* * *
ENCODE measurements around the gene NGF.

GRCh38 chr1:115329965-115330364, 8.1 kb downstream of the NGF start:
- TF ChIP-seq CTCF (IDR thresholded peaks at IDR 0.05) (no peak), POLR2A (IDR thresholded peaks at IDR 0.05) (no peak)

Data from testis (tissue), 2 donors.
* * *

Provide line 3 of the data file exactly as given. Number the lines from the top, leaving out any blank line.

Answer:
- TF ChIP-seq CTCF (IDR thresholded peaks at IDR 0.05) (no peak), POLR2A (IDR thresholded peaks at IDR 0.05) (no peak)